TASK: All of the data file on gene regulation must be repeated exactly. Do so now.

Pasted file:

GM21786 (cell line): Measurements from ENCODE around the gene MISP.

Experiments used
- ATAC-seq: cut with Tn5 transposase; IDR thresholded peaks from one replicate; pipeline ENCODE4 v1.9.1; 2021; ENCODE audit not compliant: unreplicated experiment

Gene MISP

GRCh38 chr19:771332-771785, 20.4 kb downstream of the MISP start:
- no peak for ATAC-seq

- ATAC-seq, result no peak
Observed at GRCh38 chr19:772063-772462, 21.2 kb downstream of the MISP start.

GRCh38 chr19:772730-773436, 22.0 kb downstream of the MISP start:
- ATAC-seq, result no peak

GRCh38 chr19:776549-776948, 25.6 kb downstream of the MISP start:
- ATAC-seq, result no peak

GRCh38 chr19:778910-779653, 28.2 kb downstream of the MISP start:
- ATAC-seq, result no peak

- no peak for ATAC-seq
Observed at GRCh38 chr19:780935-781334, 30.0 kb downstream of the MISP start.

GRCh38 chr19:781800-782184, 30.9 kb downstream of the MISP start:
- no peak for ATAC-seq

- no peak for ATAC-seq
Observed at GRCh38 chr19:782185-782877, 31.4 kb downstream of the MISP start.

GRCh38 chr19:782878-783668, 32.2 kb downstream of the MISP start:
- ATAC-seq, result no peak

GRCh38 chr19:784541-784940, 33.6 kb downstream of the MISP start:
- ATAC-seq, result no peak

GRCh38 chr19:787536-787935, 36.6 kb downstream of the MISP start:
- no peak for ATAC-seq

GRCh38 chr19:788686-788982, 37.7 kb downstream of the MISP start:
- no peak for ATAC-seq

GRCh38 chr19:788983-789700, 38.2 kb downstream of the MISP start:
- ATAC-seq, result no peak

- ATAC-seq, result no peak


GM21786 (cell line): Measurements from ENCODE around the gene MISP.

Experiments used
- ATAC-seq: cut with Tn5 transposase; IDR thresholded peaks from one replicate; pipeline ENCODE4 v1.9.1; 2021; ENCODE audit not compliant: unreplicated experiment

Gene MISP

GRCh38 chr19:771332-771785, 20.4 kb downstream of the MISP start:
- no peak for ATAC-seq

- ATAC-seq, result no peak
Observed at GRCh38 chr19:772063-772462, 21.2 kb downstream of the MISP start.

GRCh38 chr19:772730-773436, 22.0 kb downstream of the MISP start:
- ATAC-seq, result no peak

GRCh38 chr19:776549-776948, 25.6 kb downstream of the MISP start:
- ATAC-seq, result no peak

GRCh38 chr19:778910-779653, 28.2 kb downstream of the MISP start:
- ATAC-seq, result no peak

- no peak for ATAC-seq
Observed at GRCh38 chr19:780935-781334, 30.0 kb downstream of the MISP start.

GRCh38 chr19:781800-782184, 30.9 kb downstream of the MISP start:
- no peak for ATAC-seq

- no peak for ATAC-seq
Observed at GRCh38 chr19:782185-782877, 31.4 kb downstream of the MISP start.

GRCh38 chr19:782878-783668, 32.2 kb downstream of the MISP start:
- ATAC-seq, result no peak

GRCh38 chr19:784541-784940, 33.6 kb downstream of the MISP start:
- ATAC-seq, result no peak

GRCh38 chr19:787536-787935, 36.6 kb downstream of the MISP start:
- no peak for ATAC-seq

GRCh38 chr19:788686-788982, 37.7 kb downstream of the MISP start:
- no peak for ATAC-seq

GRCh38 chr19:788983-789700, 38.2 kb downstream of the MISP start:
- ATAC-seq, result no peak

- ATAC-seq, result no peak